What are the differences you may ask and why does it matter? Discover in this post those two very different ways of planning and how they impact your projects!
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Railroad vs combat planning
Railroad planning looks meticulous and complex while combat appears messy and frightening. Based on this choice of words, it seems that railroad planning should be use for planning projects. Right?
Well, let’s look at Dantar P. Oosterwal definition of those two very different types of plannings. We will start by the railroad before going to the combat one.
“Railroad planning is effective for tasks that are predictable and consistent but does not accommodate change well”…”In railroad planning, minor schedule disruptions can have major implications on the project as a whole, because tasks and activities are so tightly interrelated”
Railroad planning is akin to linear or predictive approaches in project management. Scope of project is well defined, schedule and resources boundaries are defined upfront. When scope changes happen, the goal is to limit them to the strict minimum (e.g. by a change control board) so that they affect as little as possible the schedule, resources or quality.
The success criteria of those projects is often to be on scope, on time and on budget.
This usually works well for work such as construction building where business requirements and the way to address them technically is known. Related activities and tasks’ duration as well. Those great predictability elements help to drive the project to completion.
But as soon as business requirements are moving into fuzzy areas and are evolving throughout the project, being on time and on schedule based on an original scope of your project will not matter…
So what is the alternative?
The alternative is combat planning!
Where “plans are good until the first bullet flies”. As per Oosterwal’s definition:
“Combat planning is suited to turbulent and ever-changing conditions…Combat planning favors the prepared and is based on planning and committing to key objectives as a group. Everyone must develop alternatives in order to ensure achieving shared goals”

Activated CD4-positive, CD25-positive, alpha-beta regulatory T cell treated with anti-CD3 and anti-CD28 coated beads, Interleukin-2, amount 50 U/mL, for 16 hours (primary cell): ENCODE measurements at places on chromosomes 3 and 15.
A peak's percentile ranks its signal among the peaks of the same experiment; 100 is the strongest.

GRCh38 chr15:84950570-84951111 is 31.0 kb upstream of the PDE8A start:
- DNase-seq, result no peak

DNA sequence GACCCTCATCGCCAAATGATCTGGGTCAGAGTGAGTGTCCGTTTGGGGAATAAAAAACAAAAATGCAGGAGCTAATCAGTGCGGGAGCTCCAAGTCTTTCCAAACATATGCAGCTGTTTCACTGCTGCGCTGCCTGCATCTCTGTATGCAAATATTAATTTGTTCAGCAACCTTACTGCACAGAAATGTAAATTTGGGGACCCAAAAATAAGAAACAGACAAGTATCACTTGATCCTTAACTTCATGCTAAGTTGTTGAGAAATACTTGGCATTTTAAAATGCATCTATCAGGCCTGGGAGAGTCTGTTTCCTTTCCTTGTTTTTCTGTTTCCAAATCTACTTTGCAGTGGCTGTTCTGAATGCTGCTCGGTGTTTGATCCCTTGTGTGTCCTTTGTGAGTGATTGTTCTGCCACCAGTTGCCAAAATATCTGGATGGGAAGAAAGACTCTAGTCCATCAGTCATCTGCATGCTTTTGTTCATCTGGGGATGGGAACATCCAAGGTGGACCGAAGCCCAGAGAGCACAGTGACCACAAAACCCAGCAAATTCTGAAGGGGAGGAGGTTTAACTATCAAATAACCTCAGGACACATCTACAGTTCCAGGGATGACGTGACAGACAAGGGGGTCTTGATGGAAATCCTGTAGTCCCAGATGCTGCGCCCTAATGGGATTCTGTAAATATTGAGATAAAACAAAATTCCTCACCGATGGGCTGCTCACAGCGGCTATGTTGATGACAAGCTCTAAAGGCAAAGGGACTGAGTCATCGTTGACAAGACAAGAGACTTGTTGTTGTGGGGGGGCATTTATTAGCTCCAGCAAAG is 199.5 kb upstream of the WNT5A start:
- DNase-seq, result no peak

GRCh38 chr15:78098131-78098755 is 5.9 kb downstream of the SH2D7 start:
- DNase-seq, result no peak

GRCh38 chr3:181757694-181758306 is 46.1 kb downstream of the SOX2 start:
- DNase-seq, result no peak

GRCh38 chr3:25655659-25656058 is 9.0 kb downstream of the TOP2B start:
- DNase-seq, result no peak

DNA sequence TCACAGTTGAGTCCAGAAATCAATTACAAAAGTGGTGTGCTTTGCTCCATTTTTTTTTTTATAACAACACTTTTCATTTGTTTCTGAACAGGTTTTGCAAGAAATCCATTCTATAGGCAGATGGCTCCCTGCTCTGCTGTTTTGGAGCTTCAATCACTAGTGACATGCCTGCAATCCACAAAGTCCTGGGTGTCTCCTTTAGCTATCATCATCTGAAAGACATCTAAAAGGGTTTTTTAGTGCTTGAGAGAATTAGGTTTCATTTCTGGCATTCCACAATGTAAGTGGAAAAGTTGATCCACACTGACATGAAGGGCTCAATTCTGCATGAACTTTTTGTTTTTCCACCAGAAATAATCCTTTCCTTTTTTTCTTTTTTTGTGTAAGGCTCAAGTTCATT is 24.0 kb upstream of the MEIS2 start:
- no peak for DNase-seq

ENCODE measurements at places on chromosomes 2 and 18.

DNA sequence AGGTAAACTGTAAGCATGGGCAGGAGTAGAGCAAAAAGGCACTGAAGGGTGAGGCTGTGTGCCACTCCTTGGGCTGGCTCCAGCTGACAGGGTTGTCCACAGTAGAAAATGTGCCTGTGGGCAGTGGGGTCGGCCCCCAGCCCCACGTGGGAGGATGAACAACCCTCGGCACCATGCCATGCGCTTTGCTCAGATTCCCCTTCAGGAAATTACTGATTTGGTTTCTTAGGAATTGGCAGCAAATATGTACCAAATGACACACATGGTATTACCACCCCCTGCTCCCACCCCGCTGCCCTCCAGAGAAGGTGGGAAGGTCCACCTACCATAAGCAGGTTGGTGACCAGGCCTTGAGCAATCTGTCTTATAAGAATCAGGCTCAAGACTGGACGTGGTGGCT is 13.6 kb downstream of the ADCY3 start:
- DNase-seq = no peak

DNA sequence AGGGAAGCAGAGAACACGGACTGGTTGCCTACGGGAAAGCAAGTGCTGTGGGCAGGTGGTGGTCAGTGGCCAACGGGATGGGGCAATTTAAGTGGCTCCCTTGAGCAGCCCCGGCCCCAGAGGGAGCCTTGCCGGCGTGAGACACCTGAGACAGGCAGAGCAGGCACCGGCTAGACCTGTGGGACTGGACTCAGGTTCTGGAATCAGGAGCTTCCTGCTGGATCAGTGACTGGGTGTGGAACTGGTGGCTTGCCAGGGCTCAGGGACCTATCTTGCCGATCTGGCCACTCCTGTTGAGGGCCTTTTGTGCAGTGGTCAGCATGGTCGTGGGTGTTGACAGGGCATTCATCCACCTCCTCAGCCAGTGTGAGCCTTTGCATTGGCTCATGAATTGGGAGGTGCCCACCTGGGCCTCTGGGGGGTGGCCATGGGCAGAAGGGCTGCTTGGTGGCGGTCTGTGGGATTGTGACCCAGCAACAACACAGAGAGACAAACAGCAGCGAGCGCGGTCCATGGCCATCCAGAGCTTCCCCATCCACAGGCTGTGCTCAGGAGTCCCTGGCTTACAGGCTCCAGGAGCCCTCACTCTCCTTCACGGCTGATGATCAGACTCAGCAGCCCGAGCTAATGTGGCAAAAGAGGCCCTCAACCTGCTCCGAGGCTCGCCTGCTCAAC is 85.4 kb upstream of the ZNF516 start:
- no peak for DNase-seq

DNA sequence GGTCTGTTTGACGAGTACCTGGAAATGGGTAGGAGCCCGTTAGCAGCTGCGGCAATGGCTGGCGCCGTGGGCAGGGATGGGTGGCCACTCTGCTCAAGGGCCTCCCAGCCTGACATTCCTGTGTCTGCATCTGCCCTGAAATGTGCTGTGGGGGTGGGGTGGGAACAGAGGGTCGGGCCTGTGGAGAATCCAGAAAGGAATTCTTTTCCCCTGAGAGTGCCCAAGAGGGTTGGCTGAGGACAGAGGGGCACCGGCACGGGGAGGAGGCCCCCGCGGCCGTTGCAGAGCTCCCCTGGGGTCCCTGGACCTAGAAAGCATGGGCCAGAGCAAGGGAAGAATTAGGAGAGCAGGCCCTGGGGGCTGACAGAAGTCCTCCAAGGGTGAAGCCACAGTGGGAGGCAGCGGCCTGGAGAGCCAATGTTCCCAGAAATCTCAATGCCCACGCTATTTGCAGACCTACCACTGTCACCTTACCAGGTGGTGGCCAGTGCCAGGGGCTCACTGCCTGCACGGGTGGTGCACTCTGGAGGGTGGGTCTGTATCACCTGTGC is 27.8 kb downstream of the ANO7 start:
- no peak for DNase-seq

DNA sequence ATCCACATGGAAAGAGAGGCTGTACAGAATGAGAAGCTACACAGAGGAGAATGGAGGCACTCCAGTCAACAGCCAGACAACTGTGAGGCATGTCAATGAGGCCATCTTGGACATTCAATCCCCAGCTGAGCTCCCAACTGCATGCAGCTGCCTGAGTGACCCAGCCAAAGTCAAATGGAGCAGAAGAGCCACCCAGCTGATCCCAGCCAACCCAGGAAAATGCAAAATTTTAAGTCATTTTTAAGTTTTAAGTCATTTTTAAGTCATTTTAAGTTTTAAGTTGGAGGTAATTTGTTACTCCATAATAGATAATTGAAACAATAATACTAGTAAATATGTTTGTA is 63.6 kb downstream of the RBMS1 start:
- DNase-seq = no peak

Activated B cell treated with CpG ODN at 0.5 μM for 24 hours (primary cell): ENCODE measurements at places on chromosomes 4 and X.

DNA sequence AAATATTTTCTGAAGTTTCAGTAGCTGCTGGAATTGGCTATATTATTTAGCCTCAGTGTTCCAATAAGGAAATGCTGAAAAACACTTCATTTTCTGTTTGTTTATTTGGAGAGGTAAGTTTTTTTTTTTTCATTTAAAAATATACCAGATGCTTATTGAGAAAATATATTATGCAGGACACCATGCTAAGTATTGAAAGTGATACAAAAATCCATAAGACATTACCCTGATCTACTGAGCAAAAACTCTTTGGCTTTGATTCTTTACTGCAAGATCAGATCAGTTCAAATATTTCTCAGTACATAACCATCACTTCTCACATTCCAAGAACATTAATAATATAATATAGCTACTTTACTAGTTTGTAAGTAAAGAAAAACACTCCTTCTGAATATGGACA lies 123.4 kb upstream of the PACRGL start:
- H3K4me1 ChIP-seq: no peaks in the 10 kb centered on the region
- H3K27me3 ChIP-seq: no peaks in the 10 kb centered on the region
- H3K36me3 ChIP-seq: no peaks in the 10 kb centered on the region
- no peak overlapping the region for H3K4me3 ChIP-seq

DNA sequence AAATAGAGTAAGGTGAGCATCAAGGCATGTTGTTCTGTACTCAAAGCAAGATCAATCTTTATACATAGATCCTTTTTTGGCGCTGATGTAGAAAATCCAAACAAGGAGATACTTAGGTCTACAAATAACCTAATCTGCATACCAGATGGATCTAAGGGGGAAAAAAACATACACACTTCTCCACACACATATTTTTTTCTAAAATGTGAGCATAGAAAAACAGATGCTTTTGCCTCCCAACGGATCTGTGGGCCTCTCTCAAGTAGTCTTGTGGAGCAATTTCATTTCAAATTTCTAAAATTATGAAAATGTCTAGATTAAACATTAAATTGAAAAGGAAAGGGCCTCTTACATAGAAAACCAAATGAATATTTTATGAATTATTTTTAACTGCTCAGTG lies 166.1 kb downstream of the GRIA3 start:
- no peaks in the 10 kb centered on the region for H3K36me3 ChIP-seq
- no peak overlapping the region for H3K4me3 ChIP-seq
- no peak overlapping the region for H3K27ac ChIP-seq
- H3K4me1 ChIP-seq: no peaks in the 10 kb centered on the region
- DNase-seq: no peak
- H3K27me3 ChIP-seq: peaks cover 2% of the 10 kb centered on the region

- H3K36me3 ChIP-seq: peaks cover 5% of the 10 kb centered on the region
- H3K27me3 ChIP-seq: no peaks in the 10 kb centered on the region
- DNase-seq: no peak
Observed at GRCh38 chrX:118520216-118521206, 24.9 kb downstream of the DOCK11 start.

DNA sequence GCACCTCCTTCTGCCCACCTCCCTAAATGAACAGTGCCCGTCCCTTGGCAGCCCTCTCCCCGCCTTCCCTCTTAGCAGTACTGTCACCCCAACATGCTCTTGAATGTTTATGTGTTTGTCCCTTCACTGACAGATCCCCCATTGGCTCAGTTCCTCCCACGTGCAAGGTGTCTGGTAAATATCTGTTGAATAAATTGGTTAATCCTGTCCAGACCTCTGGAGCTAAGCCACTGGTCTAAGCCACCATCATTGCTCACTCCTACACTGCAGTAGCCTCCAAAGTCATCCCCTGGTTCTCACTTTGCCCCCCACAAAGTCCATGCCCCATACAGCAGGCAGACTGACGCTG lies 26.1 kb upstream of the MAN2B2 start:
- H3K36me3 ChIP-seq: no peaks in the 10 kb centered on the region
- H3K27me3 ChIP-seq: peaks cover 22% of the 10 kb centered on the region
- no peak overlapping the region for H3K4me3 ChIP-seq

Combat planning is looking to reach shared outcomes without following to the letter a carefully written plan. Goals are set up with the team(s) and a general direction on how to get there is devised.
When faced with uncertainties and changes, the team(s) review and adapt their approaches, keeping the end goal in mind. Achieving the objectives is far more important than the way to get there. Circumstances may drive changes in the goals to achieve or in worst cases, their cancellations.
Doing combat planning is to ever adapt your approach based on the actual conditions, not the planned ones.
Conclusion: trains or fights?
Combat planning is well suited for projects containing high to medium degree of uncertainties in business and technical requirements. Combat planning is fit to the VUCA world.
Example of combat planning can be found in Agile frameworks such as Scrum. For more on this, you can check “When NOT to use Scrum“ which details the conditions upon which Scrum thrives.
Railroad planning is well suited for projects with low degree of uncertainties in business and technical requirements. It works well for projects whose tasks and related duration to execute a well defined scope are known.
I hope that above helped you to make the differences between the two approaches.
And you, what is your approach to project planning? What has worked for you and your teams? Let us know in the comments!
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Note: This post was inspired by the book “The Lean Machine” from Dantar P. Oosterwal which talks about his experience of applying lean principles to product development at Harley Davidson. Quotes in italic are from the book.
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